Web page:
A certain segment of population - Tom Lemming, the creepy ephebophile Herbert from Family Guy - might have loved Miami Northwestern's cross-country win  over Dallas powerhouse Southlake Carroll Saturday night on ESPNU (whatever that is), but Northwestern fan Robert Andrew Powell is mortified in Slate over the increased "nationalization" and corporatization of an already wildly unregulated and corrupt enterprise. The game was open to sports books, Carroll was "exclusively sponsored" by national jewelery chain Bailey Banks & Biddle, and Powell says he witnesses Northwestern players accepting cash "all the time" from boosters and happy gamblers. One of its players, Antoine Easterling - currently toiling on the bench at my proud alma mater - was allowed to play in last year's state championship game even after administrators knew of repeated acts of statutory rape allegedly committed by Easterling in a school bathroom. The  televised game with Carroll was booked immediately afterward, shortly before Northwestern's principal was arrested and 20 other adults were fired for their inaction. Evangel Christian in Shreveport has been fined for engaging in illegal recruiting; Hoover High in Alabama has been accused of changing players' grades. Show Powell a high school football dynasty, and he'll show you something very crooked going on, and ESPN can only make it worse.

The Lukewarm Shall Be Spit Out: East Coast Referees

This week in Lukewarm history...
USSR orders 58.5 million barrels of cereal from Australia (1963)
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In September 1963, the Soviets made a curious purchase from down under: tens of millions of barrells of cereal for its underfed proletariat. Two months later, President Kennedy was dead. Coincidence?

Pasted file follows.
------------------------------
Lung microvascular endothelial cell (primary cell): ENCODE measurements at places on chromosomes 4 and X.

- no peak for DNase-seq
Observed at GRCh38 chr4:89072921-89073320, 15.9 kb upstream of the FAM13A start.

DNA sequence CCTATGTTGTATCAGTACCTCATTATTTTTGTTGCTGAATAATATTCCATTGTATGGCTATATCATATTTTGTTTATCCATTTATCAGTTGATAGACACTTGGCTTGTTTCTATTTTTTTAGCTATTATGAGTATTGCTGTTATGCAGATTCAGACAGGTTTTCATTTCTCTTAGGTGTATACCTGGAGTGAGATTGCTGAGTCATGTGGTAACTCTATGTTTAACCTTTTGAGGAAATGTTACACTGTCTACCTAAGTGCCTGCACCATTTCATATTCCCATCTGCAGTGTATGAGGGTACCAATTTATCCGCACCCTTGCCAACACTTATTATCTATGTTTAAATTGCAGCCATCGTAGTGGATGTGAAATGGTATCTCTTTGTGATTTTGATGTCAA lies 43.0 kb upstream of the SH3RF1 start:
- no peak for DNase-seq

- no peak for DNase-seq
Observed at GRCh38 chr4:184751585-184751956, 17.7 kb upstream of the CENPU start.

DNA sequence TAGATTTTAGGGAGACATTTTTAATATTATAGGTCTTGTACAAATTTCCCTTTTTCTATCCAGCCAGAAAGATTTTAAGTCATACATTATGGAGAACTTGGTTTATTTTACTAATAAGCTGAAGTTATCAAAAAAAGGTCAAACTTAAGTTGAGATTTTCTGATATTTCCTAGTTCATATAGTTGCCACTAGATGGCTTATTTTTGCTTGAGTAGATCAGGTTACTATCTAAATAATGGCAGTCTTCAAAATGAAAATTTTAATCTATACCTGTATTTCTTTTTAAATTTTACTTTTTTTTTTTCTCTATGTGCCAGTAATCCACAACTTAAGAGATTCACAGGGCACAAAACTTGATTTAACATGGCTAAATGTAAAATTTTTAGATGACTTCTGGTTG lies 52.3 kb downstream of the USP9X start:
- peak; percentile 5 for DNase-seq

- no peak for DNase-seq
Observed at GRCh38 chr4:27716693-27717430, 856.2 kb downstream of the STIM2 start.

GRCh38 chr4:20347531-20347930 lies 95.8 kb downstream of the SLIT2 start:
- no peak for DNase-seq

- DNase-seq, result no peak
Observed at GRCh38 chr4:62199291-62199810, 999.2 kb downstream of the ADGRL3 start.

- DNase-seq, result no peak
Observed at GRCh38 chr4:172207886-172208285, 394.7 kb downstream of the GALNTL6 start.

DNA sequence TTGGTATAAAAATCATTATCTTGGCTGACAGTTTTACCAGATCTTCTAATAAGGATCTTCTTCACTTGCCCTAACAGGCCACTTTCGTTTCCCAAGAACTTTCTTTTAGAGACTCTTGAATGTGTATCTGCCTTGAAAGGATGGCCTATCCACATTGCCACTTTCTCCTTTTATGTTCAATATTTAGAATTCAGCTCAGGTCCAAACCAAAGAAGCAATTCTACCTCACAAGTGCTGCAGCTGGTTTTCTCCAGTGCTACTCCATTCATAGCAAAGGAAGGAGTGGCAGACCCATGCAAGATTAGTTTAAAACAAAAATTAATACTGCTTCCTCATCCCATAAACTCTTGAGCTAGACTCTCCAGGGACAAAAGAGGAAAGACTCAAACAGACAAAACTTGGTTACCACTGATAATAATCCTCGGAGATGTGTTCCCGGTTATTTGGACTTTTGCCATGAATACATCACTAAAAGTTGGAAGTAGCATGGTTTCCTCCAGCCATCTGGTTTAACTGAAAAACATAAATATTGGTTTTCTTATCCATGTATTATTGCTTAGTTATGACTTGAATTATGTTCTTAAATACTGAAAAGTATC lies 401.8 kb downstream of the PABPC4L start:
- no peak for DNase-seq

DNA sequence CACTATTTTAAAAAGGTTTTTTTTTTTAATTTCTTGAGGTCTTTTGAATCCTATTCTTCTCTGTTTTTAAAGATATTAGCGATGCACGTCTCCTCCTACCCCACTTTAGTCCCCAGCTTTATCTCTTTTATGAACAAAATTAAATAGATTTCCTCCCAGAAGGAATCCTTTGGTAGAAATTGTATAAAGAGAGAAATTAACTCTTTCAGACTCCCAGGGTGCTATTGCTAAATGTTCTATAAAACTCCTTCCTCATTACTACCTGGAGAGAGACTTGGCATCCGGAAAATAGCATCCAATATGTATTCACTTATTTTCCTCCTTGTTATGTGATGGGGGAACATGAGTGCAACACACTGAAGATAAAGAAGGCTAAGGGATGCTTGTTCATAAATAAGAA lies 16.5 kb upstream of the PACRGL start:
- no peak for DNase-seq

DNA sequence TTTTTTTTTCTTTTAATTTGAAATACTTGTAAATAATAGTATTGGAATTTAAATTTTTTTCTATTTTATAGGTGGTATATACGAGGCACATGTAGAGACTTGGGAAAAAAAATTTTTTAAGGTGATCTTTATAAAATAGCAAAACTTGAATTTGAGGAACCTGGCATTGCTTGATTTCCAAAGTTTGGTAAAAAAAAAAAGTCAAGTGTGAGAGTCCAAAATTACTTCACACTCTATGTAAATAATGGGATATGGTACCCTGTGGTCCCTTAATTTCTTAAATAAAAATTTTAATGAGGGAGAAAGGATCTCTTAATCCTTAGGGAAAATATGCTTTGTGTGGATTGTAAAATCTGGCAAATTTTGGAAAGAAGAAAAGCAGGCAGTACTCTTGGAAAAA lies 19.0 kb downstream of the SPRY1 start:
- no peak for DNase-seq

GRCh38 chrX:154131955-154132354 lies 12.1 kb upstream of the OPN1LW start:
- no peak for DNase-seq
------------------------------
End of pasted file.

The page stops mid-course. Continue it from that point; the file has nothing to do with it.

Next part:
Having failed in their attempt to rob Virginia of a crucial field goal at North Carolina, officials up I-95 succeeded in getting the better of Temple by calling an obvious touchdown out-of-bounds on fourth down with less than a minute to play, then upheld the call on replay, thus robbing the Owls of a rare victory in a 22-17 defeat against UConn. A stunned nation expresses its outrage in meticulously orchestrated protests that strangely resemble indifference.

Impatiently Awaiting Global Warming: That One Punt Formation

This week in Impatiently Awaiting Global Warming history...
Hurricane Fifi strikes Honduras with 110 mph winds; 5,000 die (1974)
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The onslaught of oncoming rushers might initially seem to the punter like a killer storm churning in his direction for inevitable disaster, but even when the worst does happen, he usually recovers to deliver 45-yarders in the dry season, at least when not disrupted by peaceful political demonstrations blocking traffic.

Dozens of teams have trotted out a "spread the coverage" theory of punting, leaving absurdly huge splits between blockers and sometimes failing to line anyone at all up on one side of the center or the other, splitting the cover team out to the sideline as gunners and leaving rushers free to attack a contingent of personal protector-style blockers who look prone to have ball booted up the wrong end of the gastrointestinal tract. Any trend along these lines - much like all change in general - is so not hot.